The United States Park Police operate primarily in the urban areas of the National Park Service in Washington, D.C., New York City, and San Francisco, California. We have been serving the nation's capital since 1791. We have worked in the federal parklands of New York and San Francisco since 1974.
In 1883, the United States Congress granted the United States Park Police the same jurisdiction and authority as the Metropolitan Police of Washington, D.C. In 1948, Congress passed the Environs Act which granted the Force arrest authority on all federal reservations in nine counties in Maryland and Virginia that surround the District of Columbia. Under Title 16 USC 1a-6 (See also 41 Fed.Reg. 44876 (1976)), we have the same arrest authority as National Park Service Rangers in all areas of the National Park System. In addition, we have been granted state peace officer authority in Virginia, New York, California, and a more limited version in Maryland and New Jersey.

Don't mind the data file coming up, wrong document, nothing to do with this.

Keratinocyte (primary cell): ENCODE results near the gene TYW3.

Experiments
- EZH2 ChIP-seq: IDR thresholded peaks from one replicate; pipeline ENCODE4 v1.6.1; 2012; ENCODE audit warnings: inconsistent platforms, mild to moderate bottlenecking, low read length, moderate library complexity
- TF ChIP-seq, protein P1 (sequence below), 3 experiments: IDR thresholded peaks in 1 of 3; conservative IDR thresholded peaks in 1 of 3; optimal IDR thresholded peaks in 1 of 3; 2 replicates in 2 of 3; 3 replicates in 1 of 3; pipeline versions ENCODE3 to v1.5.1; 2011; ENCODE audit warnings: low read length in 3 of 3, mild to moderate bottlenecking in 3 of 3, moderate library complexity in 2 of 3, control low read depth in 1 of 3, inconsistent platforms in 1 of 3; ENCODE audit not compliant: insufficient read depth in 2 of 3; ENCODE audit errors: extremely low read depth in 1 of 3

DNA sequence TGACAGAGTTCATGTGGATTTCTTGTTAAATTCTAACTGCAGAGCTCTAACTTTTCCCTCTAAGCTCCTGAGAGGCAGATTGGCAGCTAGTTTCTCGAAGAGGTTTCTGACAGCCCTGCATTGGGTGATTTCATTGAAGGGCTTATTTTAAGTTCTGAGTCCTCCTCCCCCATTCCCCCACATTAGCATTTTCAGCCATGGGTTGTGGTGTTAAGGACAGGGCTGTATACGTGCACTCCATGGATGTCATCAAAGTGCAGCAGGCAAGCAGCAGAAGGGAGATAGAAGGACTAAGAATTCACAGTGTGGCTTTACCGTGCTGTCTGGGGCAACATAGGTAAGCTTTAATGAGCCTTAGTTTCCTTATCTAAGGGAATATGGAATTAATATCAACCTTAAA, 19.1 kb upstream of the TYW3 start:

These authorities are necessary to allow us to safeguard over 125,000 acres of federal parkland in the Golden Gate National Recreation Area in California, the Gateway National Recreation Area in New York and New Jersey and finally for the parks and parkways in the Washington, D.C. metropolitan area.